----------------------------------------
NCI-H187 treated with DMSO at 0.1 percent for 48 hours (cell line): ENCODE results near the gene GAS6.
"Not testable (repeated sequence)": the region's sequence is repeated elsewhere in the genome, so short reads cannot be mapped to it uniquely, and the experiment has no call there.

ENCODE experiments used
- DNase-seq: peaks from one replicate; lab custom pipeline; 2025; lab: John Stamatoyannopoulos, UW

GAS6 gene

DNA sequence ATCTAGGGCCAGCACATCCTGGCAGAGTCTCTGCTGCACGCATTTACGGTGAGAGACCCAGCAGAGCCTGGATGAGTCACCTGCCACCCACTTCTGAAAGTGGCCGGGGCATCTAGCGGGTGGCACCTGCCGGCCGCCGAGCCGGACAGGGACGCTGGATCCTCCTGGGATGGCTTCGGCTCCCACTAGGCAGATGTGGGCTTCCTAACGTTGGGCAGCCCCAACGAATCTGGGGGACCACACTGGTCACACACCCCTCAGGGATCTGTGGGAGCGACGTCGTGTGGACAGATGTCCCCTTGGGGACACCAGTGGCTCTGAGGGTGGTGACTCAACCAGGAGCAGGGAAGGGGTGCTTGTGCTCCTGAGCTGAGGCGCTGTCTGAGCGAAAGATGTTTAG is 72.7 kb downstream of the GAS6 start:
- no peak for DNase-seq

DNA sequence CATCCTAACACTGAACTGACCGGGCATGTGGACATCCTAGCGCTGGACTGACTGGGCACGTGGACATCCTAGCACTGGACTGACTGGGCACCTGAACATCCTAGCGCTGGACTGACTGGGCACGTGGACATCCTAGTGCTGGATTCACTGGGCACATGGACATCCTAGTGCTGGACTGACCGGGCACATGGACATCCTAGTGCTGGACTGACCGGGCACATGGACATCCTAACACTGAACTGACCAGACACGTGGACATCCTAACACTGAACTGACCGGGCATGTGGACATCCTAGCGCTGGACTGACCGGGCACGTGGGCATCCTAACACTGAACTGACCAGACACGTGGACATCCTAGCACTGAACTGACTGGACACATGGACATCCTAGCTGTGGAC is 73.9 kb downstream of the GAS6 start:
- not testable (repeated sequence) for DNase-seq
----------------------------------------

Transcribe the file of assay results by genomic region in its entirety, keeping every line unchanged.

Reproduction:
NCI-H187 treated with DMSO at 0.1 percent for 48 hours (cell line): ENCODE results near the gene GAS6.
"Not testable (repeated sequence)": the region's sequence is repeated elsewhere in the genome, so short reads cannot be mapped to it uniquely, and the experiment has no call there.

ENCODE experiments used
- DNase-seq: peaks from one replicate; lab custom pipeline; 2025; lab: John Stamatoyannopoulos, UW

GAS6 gene

DNA sequence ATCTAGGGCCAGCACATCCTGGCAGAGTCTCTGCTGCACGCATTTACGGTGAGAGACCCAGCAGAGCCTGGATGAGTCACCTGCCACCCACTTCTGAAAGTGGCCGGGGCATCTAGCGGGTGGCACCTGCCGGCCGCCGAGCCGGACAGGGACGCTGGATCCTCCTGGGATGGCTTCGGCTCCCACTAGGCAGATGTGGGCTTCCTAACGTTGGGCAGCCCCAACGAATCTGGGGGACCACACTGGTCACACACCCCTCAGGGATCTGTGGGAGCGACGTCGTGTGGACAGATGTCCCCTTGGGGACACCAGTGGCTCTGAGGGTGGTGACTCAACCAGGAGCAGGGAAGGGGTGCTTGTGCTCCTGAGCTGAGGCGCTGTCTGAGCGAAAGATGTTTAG is 72.7 kb downstream of the GAS6 start:
- no peak for DNase-seq

DNA sequence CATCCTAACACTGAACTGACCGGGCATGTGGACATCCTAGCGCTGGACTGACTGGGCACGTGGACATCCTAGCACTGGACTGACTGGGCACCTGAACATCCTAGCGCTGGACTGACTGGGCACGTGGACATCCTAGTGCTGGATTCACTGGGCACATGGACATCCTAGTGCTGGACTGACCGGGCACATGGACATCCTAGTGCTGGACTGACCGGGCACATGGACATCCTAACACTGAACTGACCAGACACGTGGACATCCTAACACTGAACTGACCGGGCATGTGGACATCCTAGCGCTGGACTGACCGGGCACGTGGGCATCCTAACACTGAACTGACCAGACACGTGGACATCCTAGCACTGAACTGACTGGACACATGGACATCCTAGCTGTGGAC is 73.9 kb downstream of the GAS6 start:
- not testable (repeated sequence) for DNase-seq